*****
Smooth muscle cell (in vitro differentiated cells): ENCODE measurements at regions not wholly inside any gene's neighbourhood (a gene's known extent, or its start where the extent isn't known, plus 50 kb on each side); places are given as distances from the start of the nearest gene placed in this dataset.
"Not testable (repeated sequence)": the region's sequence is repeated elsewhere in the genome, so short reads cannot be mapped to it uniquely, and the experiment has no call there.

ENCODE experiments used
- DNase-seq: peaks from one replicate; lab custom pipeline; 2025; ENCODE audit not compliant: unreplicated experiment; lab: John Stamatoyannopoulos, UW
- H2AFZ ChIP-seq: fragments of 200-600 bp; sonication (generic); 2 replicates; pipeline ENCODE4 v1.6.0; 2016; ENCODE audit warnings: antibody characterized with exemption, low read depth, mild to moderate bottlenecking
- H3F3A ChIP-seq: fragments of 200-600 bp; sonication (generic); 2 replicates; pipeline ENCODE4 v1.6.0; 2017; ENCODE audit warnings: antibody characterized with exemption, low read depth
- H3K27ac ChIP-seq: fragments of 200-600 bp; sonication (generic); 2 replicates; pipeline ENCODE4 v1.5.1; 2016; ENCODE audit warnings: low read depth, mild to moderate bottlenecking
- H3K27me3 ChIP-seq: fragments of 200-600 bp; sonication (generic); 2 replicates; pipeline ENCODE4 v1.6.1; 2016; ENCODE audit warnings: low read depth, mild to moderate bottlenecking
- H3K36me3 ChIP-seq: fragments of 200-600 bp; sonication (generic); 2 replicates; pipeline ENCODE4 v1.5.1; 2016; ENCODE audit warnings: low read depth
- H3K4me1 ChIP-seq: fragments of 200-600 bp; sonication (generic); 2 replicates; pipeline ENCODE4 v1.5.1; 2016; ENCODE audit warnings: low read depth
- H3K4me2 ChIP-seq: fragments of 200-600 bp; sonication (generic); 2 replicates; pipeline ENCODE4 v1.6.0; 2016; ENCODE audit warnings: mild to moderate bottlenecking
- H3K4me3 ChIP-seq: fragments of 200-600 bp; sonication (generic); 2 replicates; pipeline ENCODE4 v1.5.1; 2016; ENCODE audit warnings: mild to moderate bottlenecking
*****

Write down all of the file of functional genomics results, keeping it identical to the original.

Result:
Smooth muscle cell (in vitro differentiated cells): ENCODE measurements at regions not wholly inside any gene's neighbourhood (a gene's known extent, or its start where the extent isn't known, plus 50 kb on each side); places are given as distances from the start of the nearest gene placed in this dataset.
"Not testable (repeated sequence)": the region's sequence is repeated elsewhere in the genome, so short reads cannot be mapped to it uniquely, and the experiment has no call there.

ENCODE experiments used
- DNase-seq: peaks from one replicate; lab custom pipeline; 2025; ENCODE audit not compliant: unreplicated experiment; lab: John Stamatoyannopoulos, UW
- H2AFZ ChIP-seq: fragments of 200-600 bp; sonication (generic); 2 replicates; pipeline ENCODE4 v1.6.0; 2016; ENCODE audit warnings: antibody characterized with exemption, low read depth, mild to moderate bottlenecking
- H3F3A ChIP-seq: fragments of 200-600 bp; sonication (generic); 2 replicates; pipeline ENCODE4 v1.6.0; 2017; ENCODE audit warnings: antibody characterized with exemption, low read depth
- H3K27ac ChIP-seq: fragments of 200-600 bp; sonication (generic); 2 replicates; pipeline ENCODE4 v1.5.1; 2016; ENCODE audit warnings: low read depth, mild to moderate bottlenecking
- H3K27me3 ChIP-seq: fragments of 200-600 bp; sonication (generic); 2 replicates; pipeline ENCODE4 v1.6.1; 2016; ENCODE audit warnings: low read depth, mild to moderate bottlenecking
- H3K36me3 ChIP-seq: fragments of 200-600 bp; sonication (generic); 2 replicates; pipeline ENCODE4 v1.5.1; 2016; ENCODE audit warnings: low read depth
- H3K4me1 ChIP-seq: fragments of 200-600 bp; sonication (generic); 2 replicates; pipeline ENCODE4 v1.5.1; 2016; ENCODE audit warnings: low read depth
- H3K4me2 ChIP-seq: fragments of 200-600 bp; sonication (generic); 2 replicates; pipeline ENCODE4 v1.6.0; 2016; ENCODE audit warnings: mild to moderate bottlenecking
- H3K4me3 ChIP-seq: fragments of 200-600 bp; sonication (generic); 2 replicates; pipeline ENCODE4 v1.5.1; 2016; ENCODE audit warnings: mild to moderate bottlenecking